Anti-retroviral drugs that were handed out free by HIVCare to its indigent patients were supplied by Medicross’s Pharmacross, who from the beginning had been notching up a profit for Netcare by billing HIVCare at a 20% premium.
“That profit-gain to the pharmacy, for the five years that the programme ran, pretty well kept Medicross in Bloemfontein alive,” says Gregory.
Quite early on Medicross acquired Prime Cure, a group that operated clinics in townships across the country. The Pepfar funds continued flowing to HIVCare, but the programme, which had already shifted from Netcare to Medicross, now fell under Prime Cure. Because all the financials were consolidated, however, the profits continued to end up with Netcare. And the programme was going well. By February 2009, 4,526 people had been provided with HIV-related palliative care; 7,535 had been tested; 3,888 were receiving ARVs.
However, Pepfar’s auditors, Price-WaterhouseCoopers, picked up that HIVCare was showing a profit, when it shouldn’t; so a new accounting system was proposed: the number of patients every month would be multiplied by a theoretical cost of treatment, including drugs, nursing time, cost of case management – plus an amount for indirect costs such as head office overheads. James Gregory says that Prime Cure boss Dr Johan Pretorius then ordered the theoretical cost total to be marked up by 40%. This was billed to HIVCare and paid from Pepfar funds each month.
Says Gregory: “Because the provision was well in excess of patient requirements, the sum accumulated in the books.”
There was no separate set of accounts for the donor programme, whose business was consolidated with the loss-making Netcare travel clinics and Prime Cure’s occupational health business. “It became evident why,” says Gregory. “The excess profits, the provision that they were writing back from HIVCare, covered the losses of the other two business units.
“Because they’d included the indirect costs and then marked it up, it was in essence a double-dipping exercise. This is outside of the money they were making on the drugs. Of the money supposed to be going towards treatment of indigent HIV patients, 40% was ending up in the pockets of Netcare.”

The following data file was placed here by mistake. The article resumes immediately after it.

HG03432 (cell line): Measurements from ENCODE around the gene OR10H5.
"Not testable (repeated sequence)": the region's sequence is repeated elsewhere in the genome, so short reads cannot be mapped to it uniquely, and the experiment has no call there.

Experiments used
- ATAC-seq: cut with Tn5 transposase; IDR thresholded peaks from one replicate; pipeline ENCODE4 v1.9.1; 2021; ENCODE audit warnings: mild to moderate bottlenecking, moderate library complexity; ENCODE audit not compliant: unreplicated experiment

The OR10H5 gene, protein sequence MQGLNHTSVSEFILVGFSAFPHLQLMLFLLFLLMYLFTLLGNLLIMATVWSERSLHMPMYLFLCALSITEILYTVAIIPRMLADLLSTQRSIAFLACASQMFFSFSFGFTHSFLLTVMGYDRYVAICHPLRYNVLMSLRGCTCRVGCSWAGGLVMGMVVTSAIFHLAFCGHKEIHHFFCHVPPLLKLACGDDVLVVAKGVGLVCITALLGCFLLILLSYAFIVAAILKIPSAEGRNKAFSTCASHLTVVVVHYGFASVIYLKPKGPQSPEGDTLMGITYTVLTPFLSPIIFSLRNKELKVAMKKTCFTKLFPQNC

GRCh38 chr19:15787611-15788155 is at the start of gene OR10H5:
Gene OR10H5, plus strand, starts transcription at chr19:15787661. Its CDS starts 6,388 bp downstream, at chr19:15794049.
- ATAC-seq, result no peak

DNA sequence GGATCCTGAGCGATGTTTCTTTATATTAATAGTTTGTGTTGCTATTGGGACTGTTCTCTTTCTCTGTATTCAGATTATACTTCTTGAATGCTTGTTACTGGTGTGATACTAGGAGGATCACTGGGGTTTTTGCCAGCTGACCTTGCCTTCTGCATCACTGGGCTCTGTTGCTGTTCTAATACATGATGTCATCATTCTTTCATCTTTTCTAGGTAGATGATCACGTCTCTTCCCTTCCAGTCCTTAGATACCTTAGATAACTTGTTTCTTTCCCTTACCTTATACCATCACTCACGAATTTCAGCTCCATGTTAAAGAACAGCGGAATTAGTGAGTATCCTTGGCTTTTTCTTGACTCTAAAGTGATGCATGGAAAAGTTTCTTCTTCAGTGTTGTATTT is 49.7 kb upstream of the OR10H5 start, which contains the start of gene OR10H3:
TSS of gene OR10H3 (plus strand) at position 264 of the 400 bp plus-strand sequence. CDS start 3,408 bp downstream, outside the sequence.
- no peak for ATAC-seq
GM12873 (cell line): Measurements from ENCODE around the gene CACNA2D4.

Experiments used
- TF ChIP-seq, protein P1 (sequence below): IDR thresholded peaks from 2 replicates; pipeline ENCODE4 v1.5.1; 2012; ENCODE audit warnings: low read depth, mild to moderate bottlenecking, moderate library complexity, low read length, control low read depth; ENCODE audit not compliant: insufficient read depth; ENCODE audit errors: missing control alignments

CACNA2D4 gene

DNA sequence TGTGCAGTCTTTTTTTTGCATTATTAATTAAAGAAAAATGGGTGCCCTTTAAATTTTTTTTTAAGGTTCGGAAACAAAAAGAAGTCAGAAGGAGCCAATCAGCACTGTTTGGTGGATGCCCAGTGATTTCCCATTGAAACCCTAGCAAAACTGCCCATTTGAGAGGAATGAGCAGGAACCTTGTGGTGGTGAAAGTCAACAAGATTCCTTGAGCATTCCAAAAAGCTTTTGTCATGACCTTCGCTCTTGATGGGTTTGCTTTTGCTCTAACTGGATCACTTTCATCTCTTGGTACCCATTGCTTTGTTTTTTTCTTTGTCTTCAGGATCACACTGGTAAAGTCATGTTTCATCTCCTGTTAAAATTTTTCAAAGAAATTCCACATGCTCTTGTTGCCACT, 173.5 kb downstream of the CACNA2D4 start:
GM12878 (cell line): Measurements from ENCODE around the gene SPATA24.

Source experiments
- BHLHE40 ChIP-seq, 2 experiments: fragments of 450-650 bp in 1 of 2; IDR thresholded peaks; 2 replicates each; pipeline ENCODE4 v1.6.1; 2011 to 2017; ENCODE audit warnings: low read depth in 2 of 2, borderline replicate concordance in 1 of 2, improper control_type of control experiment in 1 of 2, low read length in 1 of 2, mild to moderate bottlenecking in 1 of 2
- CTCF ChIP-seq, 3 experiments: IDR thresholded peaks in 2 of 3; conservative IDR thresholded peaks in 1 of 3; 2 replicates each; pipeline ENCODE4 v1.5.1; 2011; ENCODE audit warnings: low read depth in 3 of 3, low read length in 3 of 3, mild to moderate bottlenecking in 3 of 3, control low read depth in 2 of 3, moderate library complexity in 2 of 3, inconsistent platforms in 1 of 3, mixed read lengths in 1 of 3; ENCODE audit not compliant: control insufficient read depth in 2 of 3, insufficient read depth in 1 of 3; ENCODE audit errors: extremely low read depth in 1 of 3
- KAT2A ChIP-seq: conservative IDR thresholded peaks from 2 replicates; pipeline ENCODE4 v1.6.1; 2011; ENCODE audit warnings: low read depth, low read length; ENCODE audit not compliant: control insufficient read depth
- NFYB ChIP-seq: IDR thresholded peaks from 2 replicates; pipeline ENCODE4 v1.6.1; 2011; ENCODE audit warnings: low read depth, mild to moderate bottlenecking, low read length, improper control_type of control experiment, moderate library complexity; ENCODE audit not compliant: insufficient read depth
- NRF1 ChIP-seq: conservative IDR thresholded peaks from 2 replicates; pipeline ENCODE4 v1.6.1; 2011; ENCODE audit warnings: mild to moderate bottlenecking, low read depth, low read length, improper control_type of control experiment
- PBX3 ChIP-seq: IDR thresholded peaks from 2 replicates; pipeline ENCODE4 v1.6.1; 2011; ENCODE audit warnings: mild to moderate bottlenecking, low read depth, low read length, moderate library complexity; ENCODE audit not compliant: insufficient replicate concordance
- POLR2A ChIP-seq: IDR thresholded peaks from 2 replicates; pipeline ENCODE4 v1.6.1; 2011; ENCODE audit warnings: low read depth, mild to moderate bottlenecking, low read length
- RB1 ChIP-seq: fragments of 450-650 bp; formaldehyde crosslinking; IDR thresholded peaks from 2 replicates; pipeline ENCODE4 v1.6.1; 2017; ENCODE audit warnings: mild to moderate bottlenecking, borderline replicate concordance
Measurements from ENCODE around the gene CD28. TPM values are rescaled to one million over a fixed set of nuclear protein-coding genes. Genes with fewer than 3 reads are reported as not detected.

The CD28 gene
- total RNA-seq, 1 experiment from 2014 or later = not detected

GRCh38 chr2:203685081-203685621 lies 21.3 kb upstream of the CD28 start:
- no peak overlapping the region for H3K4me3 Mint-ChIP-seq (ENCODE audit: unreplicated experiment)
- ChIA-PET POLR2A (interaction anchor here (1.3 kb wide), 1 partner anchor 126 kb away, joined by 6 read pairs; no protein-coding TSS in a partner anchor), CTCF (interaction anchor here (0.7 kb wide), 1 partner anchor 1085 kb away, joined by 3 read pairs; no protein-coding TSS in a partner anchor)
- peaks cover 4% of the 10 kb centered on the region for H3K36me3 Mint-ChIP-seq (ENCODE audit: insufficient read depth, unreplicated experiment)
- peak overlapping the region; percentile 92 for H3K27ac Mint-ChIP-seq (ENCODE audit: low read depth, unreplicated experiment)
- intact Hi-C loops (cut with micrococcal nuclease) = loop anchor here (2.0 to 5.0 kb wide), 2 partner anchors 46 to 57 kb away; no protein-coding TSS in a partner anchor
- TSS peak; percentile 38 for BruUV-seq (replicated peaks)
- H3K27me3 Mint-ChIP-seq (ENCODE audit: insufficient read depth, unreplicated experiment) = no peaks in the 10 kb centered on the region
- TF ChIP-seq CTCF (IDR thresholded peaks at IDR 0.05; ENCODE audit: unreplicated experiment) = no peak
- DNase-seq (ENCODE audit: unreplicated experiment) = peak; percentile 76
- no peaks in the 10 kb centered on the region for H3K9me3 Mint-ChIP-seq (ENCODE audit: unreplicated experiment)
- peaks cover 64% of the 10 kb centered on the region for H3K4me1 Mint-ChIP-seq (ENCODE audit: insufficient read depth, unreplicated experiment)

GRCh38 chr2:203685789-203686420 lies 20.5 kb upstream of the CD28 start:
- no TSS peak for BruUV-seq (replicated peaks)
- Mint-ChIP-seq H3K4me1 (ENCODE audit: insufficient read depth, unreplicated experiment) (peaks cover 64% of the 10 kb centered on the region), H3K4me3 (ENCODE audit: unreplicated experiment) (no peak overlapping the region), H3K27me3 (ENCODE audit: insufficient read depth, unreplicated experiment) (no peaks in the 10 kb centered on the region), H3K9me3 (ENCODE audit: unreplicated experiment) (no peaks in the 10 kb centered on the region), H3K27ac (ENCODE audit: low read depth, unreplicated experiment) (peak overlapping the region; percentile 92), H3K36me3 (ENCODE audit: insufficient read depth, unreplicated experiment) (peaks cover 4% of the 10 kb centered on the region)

Pretorius was replaced as MD of the primary care division by Dr Charmaine Pailman and an order went out that Gregory was to make a quarterly presentation to the Netcare main board on the profitability of the donor programme and its value to the group. There were only two of these reviews, but Gregory says that Netcare CEO Friedland was present at both. Gregory recalls: “One of the directors made a rough count and said: “Ah, 80% of our profit from HIVCare is coming from the donor fund!”
However, the auditors remained concerned and Gregory says that by 2010 it became apparent the group would have to repay misappropriated money to the donor fund.
“Pailman got quite frantic and wanted to allocate part of the expenses of the rest of Prime Cure against the donor fund. If they put more expenses against the provision, there would be less they would have to repay. The amount repayable at that stage for the 2008 year was R9m.
“I was called to two meetings with Pailman. I told her: ‘This is unethical and it’s probably going to be fraudulent’. She said: ‘No, we must continue. We’ll find a way’.
“At a third meeting with Pailman, her financial director David de Villiers and the financial manager of Prime Cure [Renee van Vuuren] I was instructed to prepare a schedule of all the expenses for the Prime Cure group that could possibly be allocated against the donor fund. I said to Pailman that I was not prepared to lie to the auditors.”